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Lymphoma and Pets
Experimental drug shows promise in refractory DLBCL
An abstract presented at the annual meeting of the American Association for Cancer Research (AACR) regarding patients with aggressive and refractory diffuse large B-cell lymphoma has the attention of those in attendance.
Current treatment modalities can cure as many as 50 percent of patients diagnosed with diffuse large B-cell lymphoma, but the other half are considerably harder to treat, with the most commonly diagnosed subtype (known as activated B-cell or ABC) accounting for as many as 40 percent of all cases. The ABC subtype also has the poorest prognosis.
According to the abstract's lead author, Louis Staudt, MD, PhD, deputy chief of the Metabolism Branch at the National Cancer Institute (NCI), Bethesda, Maryland, a potentially powerful new drug is giving doctors some hope for this subset of patients: Ibrutinib.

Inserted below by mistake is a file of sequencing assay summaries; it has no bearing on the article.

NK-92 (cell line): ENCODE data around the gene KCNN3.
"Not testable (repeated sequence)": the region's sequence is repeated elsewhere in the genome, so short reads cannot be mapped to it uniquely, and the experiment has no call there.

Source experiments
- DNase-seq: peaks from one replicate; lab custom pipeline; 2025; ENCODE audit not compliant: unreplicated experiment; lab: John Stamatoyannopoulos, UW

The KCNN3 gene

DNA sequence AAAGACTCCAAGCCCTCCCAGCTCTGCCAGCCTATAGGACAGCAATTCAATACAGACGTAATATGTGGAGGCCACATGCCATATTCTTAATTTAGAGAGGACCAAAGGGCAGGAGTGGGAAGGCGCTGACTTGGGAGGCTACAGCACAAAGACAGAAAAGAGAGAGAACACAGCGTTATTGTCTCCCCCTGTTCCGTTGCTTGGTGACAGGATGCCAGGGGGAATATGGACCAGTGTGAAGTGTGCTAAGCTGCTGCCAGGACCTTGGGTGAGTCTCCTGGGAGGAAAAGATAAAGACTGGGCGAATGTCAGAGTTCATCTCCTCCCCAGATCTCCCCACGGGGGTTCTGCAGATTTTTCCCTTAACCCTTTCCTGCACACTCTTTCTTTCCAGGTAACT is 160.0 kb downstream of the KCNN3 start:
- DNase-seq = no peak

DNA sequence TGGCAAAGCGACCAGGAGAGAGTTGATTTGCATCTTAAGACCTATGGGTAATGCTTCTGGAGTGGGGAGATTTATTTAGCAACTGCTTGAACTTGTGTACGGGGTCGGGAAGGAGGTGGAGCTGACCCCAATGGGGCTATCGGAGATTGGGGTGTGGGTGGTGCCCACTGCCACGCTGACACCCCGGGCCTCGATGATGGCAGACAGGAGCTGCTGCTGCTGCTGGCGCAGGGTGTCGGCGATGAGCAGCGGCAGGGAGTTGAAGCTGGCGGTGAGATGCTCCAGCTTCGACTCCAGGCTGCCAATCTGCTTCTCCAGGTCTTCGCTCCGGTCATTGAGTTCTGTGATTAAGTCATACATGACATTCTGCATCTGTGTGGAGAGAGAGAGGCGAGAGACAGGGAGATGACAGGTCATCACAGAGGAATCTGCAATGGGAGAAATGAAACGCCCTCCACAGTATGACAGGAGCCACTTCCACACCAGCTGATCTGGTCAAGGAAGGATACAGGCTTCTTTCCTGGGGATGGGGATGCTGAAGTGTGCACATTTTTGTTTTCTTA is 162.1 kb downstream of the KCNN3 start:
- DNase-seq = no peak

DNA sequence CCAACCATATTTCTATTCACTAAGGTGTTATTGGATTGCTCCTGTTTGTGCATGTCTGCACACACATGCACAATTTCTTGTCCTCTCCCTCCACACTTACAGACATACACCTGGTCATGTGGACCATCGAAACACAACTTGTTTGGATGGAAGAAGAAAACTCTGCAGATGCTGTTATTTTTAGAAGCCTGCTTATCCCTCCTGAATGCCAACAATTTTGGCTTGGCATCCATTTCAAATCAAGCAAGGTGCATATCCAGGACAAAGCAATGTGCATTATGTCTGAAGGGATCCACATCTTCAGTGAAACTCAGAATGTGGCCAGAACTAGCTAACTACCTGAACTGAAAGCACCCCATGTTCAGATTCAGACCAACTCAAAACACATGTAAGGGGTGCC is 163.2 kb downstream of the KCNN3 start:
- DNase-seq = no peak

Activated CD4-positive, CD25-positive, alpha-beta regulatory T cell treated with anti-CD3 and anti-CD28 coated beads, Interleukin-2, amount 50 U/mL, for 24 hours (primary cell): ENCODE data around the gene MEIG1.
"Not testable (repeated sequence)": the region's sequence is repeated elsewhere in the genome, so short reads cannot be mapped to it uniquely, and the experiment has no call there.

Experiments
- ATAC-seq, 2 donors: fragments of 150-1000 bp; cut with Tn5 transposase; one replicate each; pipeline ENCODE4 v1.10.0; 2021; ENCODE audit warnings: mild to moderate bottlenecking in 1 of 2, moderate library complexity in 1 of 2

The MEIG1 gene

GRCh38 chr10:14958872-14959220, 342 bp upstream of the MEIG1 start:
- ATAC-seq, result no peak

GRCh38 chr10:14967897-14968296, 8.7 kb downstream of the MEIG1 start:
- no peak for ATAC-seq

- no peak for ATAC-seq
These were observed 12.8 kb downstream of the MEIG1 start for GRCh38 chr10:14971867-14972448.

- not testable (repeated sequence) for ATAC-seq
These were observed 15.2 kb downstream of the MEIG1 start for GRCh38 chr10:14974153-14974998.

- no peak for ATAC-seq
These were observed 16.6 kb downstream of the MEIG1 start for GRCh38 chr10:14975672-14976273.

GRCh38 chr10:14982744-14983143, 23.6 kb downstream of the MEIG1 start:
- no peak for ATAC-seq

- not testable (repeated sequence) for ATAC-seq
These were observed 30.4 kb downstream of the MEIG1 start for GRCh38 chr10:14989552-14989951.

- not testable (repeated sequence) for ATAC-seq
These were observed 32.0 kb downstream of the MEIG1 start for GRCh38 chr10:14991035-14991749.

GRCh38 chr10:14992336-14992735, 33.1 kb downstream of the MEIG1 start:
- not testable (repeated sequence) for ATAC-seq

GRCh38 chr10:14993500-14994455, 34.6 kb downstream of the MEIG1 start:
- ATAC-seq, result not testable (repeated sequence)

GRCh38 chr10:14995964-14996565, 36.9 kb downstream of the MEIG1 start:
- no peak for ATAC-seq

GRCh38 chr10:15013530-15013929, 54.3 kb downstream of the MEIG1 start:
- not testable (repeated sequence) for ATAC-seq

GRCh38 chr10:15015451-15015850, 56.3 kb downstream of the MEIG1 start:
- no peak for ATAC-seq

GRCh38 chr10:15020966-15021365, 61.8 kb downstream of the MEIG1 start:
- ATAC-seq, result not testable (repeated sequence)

Ibrutinib is an oral drug that selectively inhibits Bruton's tyrosine kinase (BTK), an important signaling kinase in the B-cell receptor pathway. It is a first-in-class agent.
Dr. Staudt presented the interim results of patients from a pilot study with ABC DLBCL including one with a CD79BY196C mutation and MYD88 wild type, who had had a complete response to 2 previous cycles of chemotherapy only to relapse. She was then treated with Ibrutinib and 16 months later remains in remission with "no discernible side effects."
A multicenter phase II trial testing ibrutinib against DLBCL has therefore been initiated, said Dr. Staudt.